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Live Reporting

Basillioh Mutahi and Evelyne Musambi

All times stated are UK

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  1. White people and dogs 'rescued first' in Mozambique

    A Mozambican woman
    Image caption: Attacks in Mozambique have displaced many from their homes

    Rescuers in Mozambique gave priority to white people in an evacuation during an attack by jihadists in March, the Amnesty International alleges, citing survivors' accounts.

    Two dogs were also airlifted to safety, leaving people behind in a hotel where they had sought refuge, survivors told the rights group.

    "These are alarming allegations that the rescue plan was racially segregated, with white contractors obviously receiving preferential treatment," said Deprose Muchena, Amnesty International’s regional director.

    Amnesty said it spoke to 11 survivors out of the 220 who had been in the hotel, including five who survived an attack as they attempted to flee.

    "We were about 220 people trapped there in the hotel – we [local Black people] were the majority, and the whites were supposed to be about 20. After the rescue and escape, we were about 170 people still alive. Most of the whites were rescued by helicopters, before we left the hotel by car," one survivor told the rights group.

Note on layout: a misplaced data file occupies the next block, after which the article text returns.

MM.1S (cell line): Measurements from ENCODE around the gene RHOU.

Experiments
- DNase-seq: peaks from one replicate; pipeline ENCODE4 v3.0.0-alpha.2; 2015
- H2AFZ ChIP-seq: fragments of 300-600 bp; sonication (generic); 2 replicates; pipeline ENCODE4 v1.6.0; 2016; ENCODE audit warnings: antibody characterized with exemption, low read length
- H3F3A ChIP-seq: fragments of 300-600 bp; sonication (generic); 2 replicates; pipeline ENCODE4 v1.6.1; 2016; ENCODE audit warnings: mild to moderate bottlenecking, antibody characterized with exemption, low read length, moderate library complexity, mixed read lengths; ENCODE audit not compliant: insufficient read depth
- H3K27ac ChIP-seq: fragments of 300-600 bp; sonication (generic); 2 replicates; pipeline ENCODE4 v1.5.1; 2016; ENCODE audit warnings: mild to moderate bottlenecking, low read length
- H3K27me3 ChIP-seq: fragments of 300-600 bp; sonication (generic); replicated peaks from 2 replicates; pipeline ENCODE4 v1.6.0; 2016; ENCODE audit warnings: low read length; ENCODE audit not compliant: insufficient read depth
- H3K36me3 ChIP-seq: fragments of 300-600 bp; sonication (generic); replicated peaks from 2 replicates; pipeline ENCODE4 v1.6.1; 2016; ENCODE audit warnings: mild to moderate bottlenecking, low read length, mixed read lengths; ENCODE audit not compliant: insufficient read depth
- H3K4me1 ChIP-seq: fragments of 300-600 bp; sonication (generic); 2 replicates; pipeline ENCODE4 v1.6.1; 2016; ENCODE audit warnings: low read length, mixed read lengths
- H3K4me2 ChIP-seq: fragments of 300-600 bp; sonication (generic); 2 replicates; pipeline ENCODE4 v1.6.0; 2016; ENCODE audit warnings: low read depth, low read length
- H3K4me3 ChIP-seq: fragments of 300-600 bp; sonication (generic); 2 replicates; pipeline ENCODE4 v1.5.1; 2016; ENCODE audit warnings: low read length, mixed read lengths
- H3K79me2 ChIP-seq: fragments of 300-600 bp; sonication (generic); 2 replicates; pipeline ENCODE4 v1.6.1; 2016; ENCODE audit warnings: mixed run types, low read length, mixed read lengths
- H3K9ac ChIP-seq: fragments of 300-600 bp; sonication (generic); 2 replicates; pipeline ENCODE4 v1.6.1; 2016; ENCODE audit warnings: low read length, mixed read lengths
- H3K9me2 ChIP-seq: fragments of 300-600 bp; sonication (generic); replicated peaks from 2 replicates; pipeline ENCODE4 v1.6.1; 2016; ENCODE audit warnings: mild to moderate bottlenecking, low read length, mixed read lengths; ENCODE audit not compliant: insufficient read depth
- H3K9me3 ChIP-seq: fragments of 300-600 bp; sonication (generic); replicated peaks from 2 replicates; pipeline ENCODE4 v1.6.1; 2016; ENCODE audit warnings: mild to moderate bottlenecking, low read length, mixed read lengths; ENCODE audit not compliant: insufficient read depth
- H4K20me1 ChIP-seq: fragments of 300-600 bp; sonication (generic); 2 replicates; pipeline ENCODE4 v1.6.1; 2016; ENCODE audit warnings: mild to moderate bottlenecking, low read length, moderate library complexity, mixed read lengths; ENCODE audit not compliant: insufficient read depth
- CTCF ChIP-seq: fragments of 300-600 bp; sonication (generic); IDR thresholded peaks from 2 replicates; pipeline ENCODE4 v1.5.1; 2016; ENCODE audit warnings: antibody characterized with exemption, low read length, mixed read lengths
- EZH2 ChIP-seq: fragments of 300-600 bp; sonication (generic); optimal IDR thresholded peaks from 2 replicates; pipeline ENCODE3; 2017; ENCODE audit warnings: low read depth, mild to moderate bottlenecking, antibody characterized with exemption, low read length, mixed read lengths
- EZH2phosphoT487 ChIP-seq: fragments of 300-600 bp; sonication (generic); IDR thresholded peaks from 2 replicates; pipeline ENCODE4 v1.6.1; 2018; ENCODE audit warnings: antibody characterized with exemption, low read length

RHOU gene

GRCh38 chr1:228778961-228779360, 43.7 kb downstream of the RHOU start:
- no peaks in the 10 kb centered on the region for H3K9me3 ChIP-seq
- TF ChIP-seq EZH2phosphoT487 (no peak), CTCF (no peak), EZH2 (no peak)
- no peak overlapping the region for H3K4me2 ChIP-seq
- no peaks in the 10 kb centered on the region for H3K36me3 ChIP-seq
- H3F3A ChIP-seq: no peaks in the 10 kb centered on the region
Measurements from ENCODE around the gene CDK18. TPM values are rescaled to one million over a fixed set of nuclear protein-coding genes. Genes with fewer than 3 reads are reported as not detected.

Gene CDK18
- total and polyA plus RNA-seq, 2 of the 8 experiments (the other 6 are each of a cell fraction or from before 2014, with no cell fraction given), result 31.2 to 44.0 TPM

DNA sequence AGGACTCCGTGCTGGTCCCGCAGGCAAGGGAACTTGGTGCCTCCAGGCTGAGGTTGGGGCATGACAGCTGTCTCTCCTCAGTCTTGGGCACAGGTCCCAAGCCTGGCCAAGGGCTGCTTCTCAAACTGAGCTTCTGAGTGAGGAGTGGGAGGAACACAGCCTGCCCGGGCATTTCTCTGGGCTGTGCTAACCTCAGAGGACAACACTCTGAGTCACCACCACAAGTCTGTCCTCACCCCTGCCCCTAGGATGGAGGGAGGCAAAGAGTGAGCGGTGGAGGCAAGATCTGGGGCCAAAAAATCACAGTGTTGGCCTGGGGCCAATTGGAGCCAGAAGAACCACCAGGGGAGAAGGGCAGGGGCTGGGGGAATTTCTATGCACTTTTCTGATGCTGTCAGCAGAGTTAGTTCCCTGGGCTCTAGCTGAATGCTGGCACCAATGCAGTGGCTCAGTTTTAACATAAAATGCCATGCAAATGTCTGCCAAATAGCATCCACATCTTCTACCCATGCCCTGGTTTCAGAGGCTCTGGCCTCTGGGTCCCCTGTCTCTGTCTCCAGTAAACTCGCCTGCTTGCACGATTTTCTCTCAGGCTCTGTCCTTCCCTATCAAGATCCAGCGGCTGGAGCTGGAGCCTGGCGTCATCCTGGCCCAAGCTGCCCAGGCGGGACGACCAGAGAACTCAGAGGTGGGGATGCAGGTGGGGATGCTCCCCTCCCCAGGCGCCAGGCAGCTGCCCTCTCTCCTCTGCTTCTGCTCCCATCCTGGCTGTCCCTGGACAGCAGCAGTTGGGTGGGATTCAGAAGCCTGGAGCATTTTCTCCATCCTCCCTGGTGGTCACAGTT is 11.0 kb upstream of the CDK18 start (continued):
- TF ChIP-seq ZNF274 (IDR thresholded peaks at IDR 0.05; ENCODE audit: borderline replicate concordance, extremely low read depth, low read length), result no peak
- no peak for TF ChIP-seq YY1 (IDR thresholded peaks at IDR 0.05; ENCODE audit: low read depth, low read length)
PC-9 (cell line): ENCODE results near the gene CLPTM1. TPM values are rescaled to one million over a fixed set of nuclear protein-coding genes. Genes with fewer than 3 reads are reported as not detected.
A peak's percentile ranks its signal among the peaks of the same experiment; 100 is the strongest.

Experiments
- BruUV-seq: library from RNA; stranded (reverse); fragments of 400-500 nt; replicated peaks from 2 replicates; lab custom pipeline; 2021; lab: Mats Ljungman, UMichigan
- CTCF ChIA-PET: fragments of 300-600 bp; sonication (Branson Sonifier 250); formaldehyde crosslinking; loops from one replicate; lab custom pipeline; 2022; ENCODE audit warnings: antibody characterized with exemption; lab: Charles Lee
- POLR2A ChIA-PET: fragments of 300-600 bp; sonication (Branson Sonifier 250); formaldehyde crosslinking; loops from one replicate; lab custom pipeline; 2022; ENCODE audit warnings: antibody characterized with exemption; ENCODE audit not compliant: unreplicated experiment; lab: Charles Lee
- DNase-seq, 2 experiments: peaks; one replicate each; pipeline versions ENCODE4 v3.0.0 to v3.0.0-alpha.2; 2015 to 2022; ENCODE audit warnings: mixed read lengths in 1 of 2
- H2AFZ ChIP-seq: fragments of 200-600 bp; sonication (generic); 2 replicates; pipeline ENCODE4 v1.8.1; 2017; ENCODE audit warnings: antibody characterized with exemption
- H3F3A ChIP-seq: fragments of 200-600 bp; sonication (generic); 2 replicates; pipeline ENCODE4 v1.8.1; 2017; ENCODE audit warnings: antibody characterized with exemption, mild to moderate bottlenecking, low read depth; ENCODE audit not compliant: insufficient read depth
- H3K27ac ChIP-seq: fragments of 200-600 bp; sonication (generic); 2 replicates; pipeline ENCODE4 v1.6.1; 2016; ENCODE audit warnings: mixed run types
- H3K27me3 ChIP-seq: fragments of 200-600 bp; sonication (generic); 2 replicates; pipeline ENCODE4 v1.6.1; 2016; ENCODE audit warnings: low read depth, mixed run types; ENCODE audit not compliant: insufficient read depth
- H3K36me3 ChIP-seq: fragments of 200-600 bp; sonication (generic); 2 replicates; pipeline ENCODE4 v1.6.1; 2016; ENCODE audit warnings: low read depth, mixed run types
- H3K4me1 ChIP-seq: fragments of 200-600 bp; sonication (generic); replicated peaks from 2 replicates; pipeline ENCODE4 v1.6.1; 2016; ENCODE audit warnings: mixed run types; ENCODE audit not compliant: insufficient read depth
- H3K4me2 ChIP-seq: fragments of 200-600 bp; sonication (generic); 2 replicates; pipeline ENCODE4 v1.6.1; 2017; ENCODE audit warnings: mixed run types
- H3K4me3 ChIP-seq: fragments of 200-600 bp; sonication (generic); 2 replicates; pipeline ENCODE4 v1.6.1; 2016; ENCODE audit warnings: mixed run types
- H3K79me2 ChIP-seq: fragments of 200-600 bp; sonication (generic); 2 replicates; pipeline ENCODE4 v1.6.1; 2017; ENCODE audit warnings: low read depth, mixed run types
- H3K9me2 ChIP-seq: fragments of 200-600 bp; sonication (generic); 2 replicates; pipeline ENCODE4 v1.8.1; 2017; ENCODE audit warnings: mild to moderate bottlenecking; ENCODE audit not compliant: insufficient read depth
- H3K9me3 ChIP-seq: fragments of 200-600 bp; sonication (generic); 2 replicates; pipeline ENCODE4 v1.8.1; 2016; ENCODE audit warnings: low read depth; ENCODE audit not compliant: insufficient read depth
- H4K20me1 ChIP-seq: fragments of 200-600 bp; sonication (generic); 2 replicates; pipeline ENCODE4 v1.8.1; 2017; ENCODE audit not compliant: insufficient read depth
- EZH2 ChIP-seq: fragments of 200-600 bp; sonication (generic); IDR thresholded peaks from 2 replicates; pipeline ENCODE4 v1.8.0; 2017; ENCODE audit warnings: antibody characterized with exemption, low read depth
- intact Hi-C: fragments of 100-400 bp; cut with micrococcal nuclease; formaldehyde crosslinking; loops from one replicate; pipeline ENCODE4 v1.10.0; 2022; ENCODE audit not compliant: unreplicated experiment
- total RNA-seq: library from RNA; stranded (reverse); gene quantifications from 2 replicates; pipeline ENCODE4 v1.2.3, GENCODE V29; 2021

Amnesty noted that those who were left behind and attempted to leave the hotel in a ground convoy were attacked in an ambush.

    It has called for investigations over the "alarming allegations".

    “Abandoning people during an armed assault simply because of the colour of their skin is racism, and violates the obligation to protect civilians. This cannot go unanswered,” Ms Muchena said.

    Dyck Advisory Group, the private company which was involved in the rescue operation, told the AFP news agency that the allegations were "not at all accurate" - adding that it would issue a statement later.

    Read more:

  2. Kenya court annuls plan to amend constitution

    Ferdinand Omondi

    BBC News, Nairobi

    Kenyan MPs in parliament, Nairobi
    Image caption: The government-sponsored amendment would have expanded the executive and parliament

    Kenya’s High Court has declared a government-sponsored bill to amend Kenya’s constitution irregular, illegal and unconstitutional.

    It has also ruled that President Uhuru Kenyatta violated the constitution by initiating a process which ought to be driven by the ordinary citizen.

    The constitution amendment bill, popularly referred to as the Building Bridges Initiative (BBI) would have expanded the executive and parliament.

    It is arguably the most significant judgement by the Kenyan courts since President Kenyatta's election win was nullified in 2017.

    Kenya appeared headed for a referendum before next year’s general election, backed by state resources, the president and powerful opposition leader Raila Odinga.

    But the five-judge bench unanimously declared the constitution amendment process illegal, and also ruled that the president had failed the leadership and integrity test.

    The judges said that by initiating the constitutional changes, President Kenyatta usurped the powers of ordinary citizens.

    That declaration creates grounds for impeachment by Kenyan law, but it is unlikely that parliament, which had already passed the bill, will dare to impeach the president.